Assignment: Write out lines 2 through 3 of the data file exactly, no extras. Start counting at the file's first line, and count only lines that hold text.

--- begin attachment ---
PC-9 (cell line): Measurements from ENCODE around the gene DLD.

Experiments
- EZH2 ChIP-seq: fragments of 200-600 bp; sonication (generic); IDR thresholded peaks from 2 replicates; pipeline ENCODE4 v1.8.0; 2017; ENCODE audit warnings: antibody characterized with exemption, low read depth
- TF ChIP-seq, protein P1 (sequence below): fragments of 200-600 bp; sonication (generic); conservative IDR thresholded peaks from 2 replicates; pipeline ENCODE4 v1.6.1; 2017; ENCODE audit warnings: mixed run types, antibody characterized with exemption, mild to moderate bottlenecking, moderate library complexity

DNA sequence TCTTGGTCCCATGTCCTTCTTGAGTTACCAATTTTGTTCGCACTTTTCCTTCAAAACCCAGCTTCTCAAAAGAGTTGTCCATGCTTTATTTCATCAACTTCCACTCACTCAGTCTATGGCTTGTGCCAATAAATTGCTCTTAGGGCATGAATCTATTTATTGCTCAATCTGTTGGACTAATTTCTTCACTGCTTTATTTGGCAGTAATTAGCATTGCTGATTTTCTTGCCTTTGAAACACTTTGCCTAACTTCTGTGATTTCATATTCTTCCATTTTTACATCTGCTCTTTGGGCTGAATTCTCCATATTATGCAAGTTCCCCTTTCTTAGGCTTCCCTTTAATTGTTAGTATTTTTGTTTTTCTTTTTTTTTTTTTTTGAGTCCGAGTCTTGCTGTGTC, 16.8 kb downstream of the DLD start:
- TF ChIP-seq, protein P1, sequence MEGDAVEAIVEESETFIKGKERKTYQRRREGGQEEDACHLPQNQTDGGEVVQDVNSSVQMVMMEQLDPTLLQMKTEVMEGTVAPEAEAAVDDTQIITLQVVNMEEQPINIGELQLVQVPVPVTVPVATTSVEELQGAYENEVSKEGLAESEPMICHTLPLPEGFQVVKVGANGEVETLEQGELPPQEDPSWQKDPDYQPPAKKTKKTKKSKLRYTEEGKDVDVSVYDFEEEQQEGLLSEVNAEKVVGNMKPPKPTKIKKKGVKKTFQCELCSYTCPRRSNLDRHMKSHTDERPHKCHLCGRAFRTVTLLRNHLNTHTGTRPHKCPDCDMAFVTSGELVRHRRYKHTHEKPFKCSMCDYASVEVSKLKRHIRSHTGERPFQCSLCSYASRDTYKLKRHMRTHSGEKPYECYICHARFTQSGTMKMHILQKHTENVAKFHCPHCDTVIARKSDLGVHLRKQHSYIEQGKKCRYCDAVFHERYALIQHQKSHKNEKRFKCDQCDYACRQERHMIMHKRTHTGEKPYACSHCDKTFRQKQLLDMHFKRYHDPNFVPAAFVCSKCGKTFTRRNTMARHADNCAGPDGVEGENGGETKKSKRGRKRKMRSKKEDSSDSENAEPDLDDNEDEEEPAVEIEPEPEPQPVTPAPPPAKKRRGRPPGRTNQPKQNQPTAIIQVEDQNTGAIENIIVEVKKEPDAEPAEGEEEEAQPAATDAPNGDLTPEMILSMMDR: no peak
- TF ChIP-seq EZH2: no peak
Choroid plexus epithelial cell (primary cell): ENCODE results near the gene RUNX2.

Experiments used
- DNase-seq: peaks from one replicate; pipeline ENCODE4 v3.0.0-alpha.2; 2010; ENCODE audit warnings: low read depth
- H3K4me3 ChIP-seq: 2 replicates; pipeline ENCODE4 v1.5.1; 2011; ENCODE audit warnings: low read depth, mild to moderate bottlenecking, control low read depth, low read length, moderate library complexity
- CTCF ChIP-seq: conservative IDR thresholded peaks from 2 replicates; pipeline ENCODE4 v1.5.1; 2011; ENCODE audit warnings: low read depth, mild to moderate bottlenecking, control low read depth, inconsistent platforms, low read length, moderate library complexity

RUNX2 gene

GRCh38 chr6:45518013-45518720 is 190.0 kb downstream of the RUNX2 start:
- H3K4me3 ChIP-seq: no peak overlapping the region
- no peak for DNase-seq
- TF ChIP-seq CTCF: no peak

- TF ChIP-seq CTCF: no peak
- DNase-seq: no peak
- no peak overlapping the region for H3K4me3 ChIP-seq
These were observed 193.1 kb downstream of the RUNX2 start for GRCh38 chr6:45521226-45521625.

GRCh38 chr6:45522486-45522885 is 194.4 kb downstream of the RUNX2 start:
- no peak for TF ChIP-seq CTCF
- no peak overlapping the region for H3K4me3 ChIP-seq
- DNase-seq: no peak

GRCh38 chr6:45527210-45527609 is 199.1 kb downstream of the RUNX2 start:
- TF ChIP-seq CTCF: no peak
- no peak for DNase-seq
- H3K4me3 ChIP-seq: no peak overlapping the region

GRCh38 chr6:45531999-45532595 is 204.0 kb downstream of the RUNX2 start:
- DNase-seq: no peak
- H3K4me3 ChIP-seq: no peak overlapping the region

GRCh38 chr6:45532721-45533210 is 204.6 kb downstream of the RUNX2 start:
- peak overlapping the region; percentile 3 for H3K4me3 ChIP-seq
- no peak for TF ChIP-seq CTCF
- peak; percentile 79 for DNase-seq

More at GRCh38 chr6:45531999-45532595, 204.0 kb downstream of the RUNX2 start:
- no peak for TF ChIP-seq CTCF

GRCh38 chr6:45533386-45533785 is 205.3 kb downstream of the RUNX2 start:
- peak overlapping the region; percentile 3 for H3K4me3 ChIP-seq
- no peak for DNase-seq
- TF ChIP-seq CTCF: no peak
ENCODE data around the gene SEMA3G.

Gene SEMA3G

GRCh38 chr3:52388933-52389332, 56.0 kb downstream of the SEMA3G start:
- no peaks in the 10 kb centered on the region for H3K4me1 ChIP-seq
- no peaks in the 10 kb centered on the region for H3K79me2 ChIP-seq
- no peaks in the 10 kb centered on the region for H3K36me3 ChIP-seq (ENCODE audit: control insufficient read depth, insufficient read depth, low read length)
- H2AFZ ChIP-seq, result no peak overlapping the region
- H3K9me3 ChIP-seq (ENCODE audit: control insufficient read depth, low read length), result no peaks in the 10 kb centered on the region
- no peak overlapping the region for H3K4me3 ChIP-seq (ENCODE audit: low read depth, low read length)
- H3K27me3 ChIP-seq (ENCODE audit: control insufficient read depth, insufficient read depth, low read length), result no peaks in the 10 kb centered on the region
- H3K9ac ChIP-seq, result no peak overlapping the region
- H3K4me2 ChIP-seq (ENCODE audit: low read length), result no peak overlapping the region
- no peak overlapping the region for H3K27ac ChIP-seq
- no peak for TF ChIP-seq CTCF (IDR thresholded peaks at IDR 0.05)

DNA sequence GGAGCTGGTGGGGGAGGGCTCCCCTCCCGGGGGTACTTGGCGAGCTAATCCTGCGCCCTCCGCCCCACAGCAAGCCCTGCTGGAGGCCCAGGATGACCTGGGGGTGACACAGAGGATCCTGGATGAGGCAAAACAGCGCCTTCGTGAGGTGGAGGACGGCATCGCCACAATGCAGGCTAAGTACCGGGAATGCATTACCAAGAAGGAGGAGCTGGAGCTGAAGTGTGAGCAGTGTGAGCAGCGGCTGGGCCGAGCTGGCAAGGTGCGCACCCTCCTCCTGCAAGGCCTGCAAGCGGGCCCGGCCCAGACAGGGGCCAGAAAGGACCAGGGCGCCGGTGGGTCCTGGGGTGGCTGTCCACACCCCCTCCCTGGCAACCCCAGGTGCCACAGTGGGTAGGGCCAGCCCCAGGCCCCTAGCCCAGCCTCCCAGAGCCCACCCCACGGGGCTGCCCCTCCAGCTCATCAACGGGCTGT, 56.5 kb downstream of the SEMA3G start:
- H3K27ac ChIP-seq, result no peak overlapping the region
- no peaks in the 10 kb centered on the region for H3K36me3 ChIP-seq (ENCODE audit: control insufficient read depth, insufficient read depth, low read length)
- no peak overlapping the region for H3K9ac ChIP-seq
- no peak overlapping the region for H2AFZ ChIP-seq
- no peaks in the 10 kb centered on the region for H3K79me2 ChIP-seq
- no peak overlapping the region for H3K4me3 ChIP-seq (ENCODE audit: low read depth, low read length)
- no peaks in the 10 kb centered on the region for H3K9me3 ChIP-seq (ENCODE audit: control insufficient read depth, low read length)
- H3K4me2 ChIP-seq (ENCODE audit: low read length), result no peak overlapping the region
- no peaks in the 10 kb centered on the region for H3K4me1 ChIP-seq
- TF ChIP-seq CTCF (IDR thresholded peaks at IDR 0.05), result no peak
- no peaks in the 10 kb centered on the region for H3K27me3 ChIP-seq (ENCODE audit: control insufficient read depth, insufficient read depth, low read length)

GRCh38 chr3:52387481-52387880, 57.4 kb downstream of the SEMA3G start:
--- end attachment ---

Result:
Experiments
- EZH2 ChIP-seq: fragments of 200-600 bp; sonication (generic); IDR thresholded peaks from 2 replicates; pipeline ENCODE4 v1.8.0; 2017; ENCODE audit warnings: antibody characterized with exemption, low read depth